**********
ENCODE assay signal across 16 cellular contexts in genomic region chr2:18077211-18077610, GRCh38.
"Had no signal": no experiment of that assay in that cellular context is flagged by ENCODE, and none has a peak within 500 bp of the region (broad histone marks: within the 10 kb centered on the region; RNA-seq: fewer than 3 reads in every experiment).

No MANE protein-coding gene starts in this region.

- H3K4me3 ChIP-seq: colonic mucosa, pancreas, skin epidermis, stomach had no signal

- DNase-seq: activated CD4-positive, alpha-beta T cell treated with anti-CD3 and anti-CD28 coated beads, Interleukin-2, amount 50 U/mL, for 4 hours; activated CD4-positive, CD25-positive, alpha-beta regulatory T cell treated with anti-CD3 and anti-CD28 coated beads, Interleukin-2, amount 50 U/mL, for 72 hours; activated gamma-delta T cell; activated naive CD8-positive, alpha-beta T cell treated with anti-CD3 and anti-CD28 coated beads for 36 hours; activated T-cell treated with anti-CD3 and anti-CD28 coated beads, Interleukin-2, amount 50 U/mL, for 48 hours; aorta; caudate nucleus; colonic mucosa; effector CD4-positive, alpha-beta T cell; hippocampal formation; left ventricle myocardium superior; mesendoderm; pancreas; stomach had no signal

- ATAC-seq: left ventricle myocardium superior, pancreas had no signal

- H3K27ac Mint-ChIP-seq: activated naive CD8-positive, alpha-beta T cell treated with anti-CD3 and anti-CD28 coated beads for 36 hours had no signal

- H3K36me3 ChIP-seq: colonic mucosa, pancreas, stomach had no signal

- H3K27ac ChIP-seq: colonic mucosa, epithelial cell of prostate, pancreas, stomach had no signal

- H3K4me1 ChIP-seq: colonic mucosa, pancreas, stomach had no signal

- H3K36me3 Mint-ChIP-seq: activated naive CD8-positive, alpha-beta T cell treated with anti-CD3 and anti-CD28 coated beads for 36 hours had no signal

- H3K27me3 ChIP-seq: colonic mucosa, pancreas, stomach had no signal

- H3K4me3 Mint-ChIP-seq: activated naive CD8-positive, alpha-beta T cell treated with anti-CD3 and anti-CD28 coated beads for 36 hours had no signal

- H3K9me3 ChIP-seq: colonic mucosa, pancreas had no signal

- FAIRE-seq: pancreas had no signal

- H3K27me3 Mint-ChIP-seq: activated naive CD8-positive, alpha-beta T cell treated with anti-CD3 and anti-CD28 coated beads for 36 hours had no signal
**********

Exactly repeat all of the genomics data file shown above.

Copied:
ENCODE assay signal across 16 cellular contexts in genomic region chr2:18077211-18077610, GRCh38.
"Had no signal": no experiment of that assay in that cellular context is flagged by ENCODE, and none has a peak within 500 bp of the region (broad histone marks: within the 10 kb centered on the region; RNA-seq: fewer than 3 reads in every experiment).

No MANE protein-coding gene starts in this region.

- H3K4me3 ChIP-seq: colonic mucosa, pancreas, skin epidermis, stomach had no signal

- DNase-seq: activated CD4-positive, alpha-beta T cell treated with anti-CD3 and anti-CD28 coated beads, Interleukin-2, amount 50 U/mL, for 4 hours; activated CD4-positive, CD25-positive, alpha-beta regulatory T cell treated with anti-CD3 and anti-CD28 coated beads, Interleukin-2, amount 50 U/mL, for 72 hours; activated gamma-delta T cell; activated naive CD8-positive, alpha-beta T cell treated with anti-CD3 and anti-CD28 coated beads for 36 hours; activated T-cell treated with anti-CD3 and anti-CD28 coated beads, Interleukin-2, amount 50 U/mL, for 48 hours; aorta; caudate nucleus; colonic mucosa; effector CD4-positive, alpha-beta T cell; hippocampal formation; left ventricle myocardium superior; mesendoderm; pancreas; stomach had no signal

- ATAC-seq: left ventricle myocardium superior, pancreas had no signal

- H3K27ac Mint-ChIP-seq: activated naive CD8-positive, alpha-beta T cell treated with anti-CD3 and anti-CD28 coated beads for 36 hours had no signal

- H3K36me3 ChIP-seq: colonic mucosa, pancreas, stomach had no signal

- H3K27ac ChIP-seq: colonic mucosa, epithelial cell of prostate, pancreas, stomach had no signal

- H3K4me1 ChIP-seq: colonic mucosa, pancreas, stomach had no signal

- H3K36me3 Mint-ChIP-seq: activated naive CD8-positive, alpha-beta T cell treated with anti-CD3 and anti-CD28 coated beads for 36 hours had no signal

- H3K27me3 ChIP-seq: colonic mucosa, pancreas, stomach had no signal

- H3K4me3 Mint-ChIP-seq: activated naive CD8-positive, alpha-beta T cell treated with anti-CD3 and anti-CD28 coated beads for 36 hours had no signal

- H3K9me3 ChIP-seq: colonic mucosa, pancreas had no signal

- FAIRE-seq: pancreas had no signal

- H3K27me3 Mint-ChIP-seq: activated naive CD8-positive, alpha-beta T cell treated with anti-CD3 and anti-CD28 coated beads for 36 hours had no signal